The plan was to improve response times to shots fired in the city of Nashville, to help recover evidence such as shell casings or guns, interview witnesses, and ensure timely medical attention for any gunshot victims. That’s what the ‘ShotSpotter’ technology does in over 100 cities across the nation, and it was introduced by Megan Barry in February of 2018 for implementation in Nashville, and the funding was approved by the City Council. Mayor David Briley has now shot down that plan, and pulled out of the agreement to implement the technology.
Per the plan, sensors would have been initially installed in the Cayce, Napier/Sudekum, and Buena Vista Heights/Elizabeth Park neighborhoods, which have the highest reports of illegal gunfire, as part of the trial program. That won’t happen now, according to the Mayor’s press secretary Thomas Mulgrew.
According to the Mayor’s office, after meeting with representatives of ShotSpotter over the past several months, and discussing the cost and benefits with MNPD and the ECC, it was determined that if the city was going to spend upwards of $300,000 on technology, there needed to be more conversations with the community about the decision. According to meeting notices, the technology was already presented to citizens in February of 2018 in a series of three community meetings.
The city council allocated $200,000 from the 4% fund in February for the pilot program, however the Mayor’s office says that the more recent quote came in for more than was allocated, and in addition, the proposed contract extended the agreement for 2-3 years, instead of just one year. Recently, the Mayor’s office told representatives from ShotSpotter that the city would not be moving forward at this time.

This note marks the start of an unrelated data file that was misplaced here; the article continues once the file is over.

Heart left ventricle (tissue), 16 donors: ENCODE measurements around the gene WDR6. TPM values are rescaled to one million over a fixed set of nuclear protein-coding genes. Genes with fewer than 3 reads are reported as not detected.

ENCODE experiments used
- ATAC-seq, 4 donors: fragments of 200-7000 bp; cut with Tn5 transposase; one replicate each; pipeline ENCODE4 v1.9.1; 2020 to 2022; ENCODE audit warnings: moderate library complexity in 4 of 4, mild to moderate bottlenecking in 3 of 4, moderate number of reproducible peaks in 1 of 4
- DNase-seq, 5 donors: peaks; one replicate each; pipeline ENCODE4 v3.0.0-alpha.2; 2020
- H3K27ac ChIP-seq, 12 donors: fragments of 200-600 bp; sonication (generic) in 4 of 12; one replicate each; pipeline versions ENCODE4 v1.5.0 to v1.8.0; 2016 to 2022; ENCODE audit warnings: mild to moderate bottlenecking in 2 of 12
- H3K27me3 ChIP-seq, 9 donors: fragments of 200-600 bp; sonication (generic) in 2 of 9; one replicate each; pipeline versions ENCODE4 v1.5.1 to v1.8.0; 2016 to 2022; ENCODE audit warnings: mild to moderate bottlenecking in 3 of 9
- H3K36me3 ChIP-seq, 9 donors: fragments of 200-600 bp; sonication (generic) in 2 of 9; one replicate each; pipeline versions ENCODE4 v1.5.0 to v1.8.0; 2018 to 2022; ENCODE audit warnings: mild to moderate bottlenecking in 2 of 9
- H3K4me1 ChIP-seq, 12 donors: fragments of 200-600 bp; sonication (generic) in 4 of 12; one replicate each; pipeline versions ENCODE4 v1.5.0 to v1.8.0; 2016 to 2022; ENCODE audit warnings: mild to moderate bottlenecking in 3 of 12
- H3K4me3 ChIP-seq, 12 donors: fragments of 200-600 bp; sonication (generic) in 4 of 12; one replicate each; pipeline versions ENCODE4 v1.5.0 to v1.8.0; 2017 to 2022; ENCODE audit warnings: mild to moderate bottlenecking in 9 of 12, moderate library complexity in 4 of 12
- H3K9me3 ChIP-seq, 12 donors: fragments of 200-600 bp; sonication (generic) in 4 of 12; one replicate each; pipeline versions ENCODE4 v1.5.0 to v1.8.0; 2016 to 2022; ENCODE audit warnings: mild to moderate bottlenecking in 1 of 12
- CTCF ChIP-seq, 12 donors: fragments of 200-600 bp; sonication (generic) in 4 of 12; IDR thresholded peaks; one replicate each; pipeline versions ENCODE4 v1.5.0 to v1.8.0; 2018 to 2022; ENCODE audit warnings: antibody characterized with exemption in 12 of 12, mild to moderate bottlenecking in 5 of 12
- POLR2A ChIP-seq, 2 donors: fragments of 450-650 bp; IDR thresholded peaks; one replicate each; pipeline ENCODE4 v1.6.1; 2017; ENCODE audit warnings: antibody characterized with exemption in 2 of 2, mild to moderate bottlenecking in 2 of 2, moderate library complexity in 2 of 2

Metro Nashville Police Department now says their limited man-power and resources could be better used in other ways, according to the Mayor’s office. In February, Police Chief Steve Anderson said “I expect that ShotSpotter technology will complement our proactive strategies, which include adding extra-duty officers into the areas to both deter crime and strengthen relationships with neighbors.”
The ShotSpotter system is a series of audio sensors installed on top of light posts and buildings throughout specific areas. When a gun is fired, the sensors triangulate the sound of the gunshot and pinpoint the location of the shots, as well as recording the number of shots fired. ShotSpotter-trained acoustic experts review and classify all gunfire incidents and alert law enforcement within a minute — and usually within 30 seconds — of the gunshot occurring. ShotSpotter delivers real-time data to dispatch centers, patrol cars, and even smartphones, alerting police officers of gunshot crimes in progress. This precise information allows officers and first responders to make more informed decisions and provide a better and faster emergency response.
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